Spider thought so too and then he looked up. He saw a solution. "Sarge, I can get to the top of the roof to spot the Krauts."

"Good thinking, Spider," exclaimed the sergeant as the Italian boy from Bronx went ahead, took a short hop, grabbed the ledge and pulled himself up in one deft motion. "Gellner, Deveraux," he called up. "Up on the roof. Take those MGs out. We'll give you a boost." The rest of the squad helped the two up. Now three Rangers were mounted on the slanting roof in a classic reverse slope. They took stock of their opposition, now roughly twice the reported number firing away at the Allies.

"Shit, I see a third MG42 in tripod," Spider cursed. He reloaded his Browning Automatic Rifle, chambering a round and aimed for the rightmost machine gun.

"I got the middle one," whispered Alan whispered, taking aim with his Garand. "On my mark." So far the Germans hadn't noticed the trio up on the rough. Down below, the rest of the squad waited anxiously. Brooklyn spotted the third gun being set up and assembled his rifle-grenade attachment when one of the Germans setting up the weapon jerked to his back. He saw he had been sniped. The middle gun turned its wrath to the rooftop of the house next dooor, the British SAS sniper quickly hunkered down on his side of the roof. The three nearly had heart attacks when that happened.

But when he saw something being wheeled forward, his eyes widened.

"Christ! They got a LG-40 seven-point-five down there!" he cried. The Germans brought forth a recoilless infantry gun, a 7.5 cm Leichtgesch├╝tz 40.

"All right! Shoot!" Boss commanded. "Nail that sum'bitch, Broolyn!"

Spider let loose a burst of his BAR, knocking down two Jerries and sending the rest scampering. Alan picked off three, his shots colliding with their bodies. They fired back, plinking the roof. Quickly, Gellner loaded rifle grenade, adjusted accordingly his trajectory and fired the blank cartridge, popping the projectile from his muzzle. The grenade, meant to hit the recoilless gun as close as possible, landed in a box of its 75mm munitions. The box burst violently, Germans flew and the entire position in chaos. .30 Caliber M1919s the Americans brought with them began a chorus of death, instantly recognized by their ringing-typewriter sound. Their tracers tracers flew, mowing the unfortunate and forcing the less fortunate to find cover. Some of them struck items strewn around including barrels of gasoline and small vehicles, their explosive demise adding to lightning and thunder of the assault.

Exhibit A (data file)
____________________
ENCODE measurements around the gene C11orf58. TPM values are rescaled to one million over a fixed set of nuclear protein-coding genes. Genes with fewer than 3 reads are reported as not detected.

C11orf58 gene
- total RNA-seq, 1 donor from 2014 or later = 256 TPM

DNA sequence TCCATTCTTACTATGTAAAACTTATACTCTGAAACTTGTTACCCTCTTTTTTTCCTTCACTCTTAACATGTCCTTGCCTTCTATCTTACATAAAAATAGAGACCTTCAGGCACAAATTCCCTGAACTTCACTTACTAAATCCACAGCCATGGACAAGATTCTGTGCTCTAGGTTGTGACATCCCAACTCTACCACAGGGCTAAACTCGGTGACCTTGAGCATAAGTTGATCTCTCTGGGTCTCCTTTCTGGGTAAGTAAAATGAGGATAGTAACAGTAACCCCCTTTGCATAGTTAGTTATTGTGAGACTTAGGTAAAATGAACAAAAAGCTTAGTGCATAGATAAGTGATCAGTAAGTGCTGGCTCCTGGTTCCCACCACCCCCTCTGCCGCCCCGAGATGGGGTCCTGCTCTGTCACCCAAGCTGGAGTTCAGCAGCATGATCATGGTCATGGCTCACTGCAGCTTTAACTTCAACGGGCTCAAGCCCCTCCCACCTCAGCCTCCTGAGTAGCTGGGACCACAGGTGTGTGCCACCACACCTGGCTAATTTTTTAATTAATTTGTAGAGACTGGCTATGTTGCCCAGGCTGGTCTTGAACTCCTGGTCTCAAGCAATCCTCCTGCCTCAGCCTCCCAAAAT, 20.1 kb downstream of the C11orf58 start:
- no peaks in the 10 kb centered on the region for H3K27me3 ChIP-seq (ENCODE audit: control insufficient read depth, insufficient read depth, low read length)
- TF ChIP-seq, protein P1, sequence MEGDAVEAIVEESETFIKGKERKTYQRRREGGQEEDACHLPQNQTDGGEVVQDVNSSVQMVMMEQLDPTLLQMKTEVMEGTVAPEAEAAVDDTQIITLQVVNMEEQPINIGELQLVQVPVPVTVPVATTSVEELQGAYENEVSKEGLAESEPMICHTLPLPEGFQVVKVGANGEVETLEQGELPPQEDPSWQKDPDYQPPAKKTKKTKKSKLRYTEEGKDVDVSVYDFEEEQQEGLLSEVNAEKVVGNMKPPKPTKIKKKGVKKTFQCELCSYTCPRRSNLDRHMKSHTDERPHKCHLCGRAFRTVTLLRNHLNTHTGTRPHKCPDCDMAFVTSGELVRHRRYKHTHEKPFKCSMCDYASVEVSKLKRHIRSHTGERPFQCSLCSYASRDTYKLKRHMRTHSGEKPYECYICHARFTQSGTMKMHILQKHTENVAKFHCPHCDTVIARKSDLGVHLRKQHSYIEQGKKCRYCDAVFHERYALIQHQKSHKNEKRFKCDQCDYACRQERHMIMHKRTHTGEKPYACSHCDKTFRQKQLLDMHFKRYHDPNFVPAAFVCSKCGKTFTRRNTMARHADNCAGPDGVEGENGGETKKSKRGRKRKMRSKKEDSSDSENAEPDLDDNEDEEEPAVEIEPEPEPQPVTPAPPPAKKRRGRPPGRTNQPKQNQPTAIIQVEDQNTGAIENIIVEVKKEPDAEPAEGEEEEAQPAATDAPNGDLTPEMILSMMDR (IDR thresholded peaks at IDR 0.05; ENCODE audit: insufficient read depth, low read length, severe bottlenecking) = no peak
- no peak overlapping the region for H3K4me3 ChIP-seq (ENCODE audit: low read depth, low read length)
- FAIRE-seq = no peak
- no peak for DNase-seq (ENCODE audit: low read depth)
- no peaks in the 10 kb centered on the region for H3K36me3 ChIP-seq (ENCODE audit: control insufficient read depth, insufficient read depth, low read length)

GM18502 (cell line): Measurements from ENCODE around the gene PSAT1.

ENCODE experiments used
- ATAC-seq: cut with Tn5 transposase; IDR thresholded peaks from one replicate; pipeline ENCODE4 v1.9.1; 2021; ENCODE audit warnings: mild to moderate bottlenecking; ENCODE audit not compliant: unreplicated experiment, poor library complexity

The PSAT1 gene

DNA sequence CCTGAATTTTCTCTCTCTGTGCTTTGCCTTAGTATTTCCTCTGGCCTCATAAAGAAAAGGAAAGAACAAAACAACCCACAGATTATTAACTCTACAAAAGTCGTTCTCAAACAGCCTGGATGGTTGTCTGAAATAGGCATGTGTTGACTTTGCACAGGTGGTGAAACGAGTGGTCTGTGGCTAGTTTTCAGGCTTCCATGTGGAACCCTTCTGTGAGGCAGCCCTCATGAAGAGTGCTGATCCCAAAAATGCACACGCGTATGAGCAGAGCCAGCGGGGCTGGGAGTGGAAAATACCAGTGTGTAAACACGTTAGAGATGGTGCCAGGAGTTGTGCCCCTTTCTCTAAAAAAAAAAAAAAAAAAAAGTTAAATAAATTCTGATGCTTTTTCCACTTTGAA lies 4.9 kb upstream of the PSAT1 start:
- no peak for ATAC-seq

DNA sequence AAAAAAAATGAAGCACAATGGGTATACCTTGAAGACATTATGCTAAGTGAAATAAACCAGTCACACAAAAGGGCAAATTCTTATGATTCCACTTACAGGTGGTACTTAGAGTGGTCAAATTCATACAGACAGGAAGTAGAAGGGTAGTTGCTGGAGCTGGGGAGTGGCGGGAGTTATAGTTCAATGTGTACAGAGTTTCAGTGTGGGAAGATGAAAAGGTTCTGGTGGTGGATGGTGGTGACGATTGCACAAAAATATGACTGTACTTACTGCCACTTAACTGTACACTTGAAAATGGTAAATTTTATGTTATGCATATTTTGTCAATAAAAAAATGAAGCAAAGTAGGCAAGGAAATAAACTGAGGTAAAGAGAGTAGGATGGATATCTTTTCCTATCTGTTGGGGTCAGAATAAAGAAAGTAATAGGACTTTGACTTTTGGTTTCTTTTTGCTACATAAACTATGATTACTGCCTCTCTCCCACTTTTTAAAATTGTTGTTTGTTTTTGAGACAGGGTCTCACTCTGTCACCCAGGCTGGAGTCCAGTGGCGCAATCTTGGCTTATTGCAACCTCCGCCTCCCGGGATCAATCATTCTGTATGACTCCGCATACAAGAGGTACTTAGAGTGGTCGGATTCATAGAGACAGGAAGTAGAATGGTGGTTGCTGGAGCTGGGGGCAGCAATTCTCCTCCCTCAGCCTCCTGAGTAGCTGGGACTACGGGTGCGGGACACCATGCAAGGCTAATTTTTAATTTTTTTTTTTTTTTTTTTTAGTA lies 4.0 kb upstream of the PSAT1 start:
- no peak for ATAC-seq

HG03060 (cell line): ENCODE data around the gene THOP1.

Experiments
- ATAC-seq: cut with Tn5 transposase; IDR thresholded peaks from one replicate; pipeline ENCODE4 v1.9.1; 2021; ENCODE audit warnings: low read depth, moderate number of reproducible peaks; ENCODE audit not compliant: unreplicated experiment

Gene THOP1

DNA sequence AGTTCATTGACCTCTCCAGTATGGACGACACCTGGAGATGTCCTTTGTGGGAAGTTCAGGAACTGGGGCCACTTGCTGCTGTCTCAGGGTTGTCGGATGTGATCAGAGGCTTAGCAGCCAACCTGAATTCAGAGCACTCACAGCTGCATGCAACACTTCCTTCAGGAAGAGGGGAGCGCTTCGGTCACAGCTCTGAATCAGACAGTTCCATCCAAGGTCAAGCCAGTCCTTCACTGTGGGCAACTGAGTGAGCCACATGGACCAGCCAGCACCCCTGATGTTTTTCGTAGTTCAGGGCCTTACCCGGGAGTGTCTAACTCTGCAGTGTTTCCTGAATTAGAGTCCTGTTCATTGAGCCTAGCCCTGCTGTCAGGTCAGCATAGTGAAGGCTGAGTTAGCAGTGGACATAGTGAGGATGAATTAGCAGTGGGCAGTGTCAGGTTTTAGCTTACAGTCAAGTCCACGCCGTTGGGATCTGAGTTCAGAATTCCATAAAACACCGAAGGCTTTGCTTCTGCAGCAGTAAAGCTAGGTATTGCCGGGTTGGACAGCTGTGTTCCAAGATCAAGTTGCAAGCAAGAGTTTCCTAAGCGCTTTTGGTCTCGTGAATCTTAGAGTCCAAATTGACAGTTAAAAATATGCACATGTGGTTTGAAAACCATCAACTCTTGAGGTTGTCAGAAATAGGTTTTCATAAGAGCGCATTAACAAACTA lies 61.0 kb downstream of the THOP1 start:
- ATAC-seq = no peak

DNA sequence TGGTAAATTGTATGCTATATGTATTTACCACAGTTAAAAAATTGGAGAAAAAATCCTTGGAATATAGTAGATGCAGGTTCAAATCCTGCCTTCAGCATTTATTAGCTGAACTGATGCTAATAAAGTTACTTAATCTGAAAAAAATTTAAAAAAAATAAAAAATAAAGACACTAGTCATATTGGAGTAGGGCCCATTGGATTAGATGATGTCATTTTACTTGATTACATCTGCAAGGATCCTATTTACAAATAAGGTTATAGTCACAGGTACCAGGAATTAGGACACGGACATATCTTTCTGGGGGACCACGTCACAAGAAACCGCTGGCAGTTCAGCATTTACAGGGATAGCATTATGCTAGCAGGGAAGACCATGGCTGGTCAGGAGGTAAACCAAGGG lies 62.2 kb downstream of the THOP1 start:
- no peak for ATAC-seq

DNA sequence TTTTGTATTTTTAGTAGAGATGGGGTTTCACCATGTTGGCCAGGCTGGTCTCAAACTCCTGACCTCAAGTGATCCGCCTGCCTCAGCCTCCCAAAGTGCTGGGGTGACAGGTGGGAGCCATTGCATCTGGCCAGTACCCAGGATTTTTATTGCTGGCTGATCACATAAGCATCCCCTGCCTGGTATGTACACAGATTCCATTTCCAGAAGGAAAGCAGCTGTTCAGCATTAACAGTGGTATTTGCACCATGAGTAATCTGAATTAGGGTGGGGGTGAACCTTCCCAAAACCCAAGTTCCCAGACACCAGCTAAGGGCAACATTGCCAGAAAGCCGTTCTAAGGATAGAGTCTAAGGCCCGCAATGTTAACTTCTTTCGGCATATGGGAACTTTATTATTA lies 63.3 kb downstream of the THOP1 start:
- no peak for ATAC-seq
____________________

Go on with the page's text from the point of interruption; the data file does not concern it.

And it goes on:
"Squad! On me!" Sergeant Barlow, seeing the disruption to the German firing line, raced out with a yell, firing his Thompson in the Germans' right flank while his squad followed him out, with Deveraux, Gellner and Spider, providing covering fire from the roof. Barlow dove down for the grass in a slight rise, got a grenade primed and chucked. His squad followed suit and several of the Mk 2 pineapples burst among the Germans, killing or wounding a few. The M1919s deployed streamed tracers across the air. The disorganization caused by Gellner's grenade hitting a box of shells left little time for the enemy garrison to consolidate as the charging Allies and their supporting machine guns forced them back further away.

Now the second ring of houses was being contested, Brooklyn's explosive opening allowed them to infiltrate and once again keep the Germans off-balance. Houses, yards, alleyways, became scenes of intense mini-battles. Some of the Germans managed consolidate into a small pocket, though encircled, would fight off the invaders, keep them from concentrating their vangaurd to the village hall and delay them until reinforcements arrived.

The commandos, with their small force, could not afford this. They did with they have to do. The redoubt were left to Rossi's men, who conducted a hit-and-run siege, shifting positions and taking shots, drawing fire. Helping them was the profuse abundance of potato mashers strew in the other houses. The ploy worked, as the grenades gave a larger impression of a larger enemy force than the defenders thought and not a moment too soon as Rossi was running of the stick grenades. Then they made one, last throw. A chorus of explosions, a gap opened as the defense slackened, and they charged through. Inside their weapons sang and their movements swift as a dance but that was all that's needed.

After clearing a house, the pocket surrendered and the Rangers rounded up the survivors and led them away while the rest of the Rangers moved forward. They now formed a semi-circle enclosed the garrison, cutting it away from any hope of escape to the fortress as enemy resistance gradually hardened.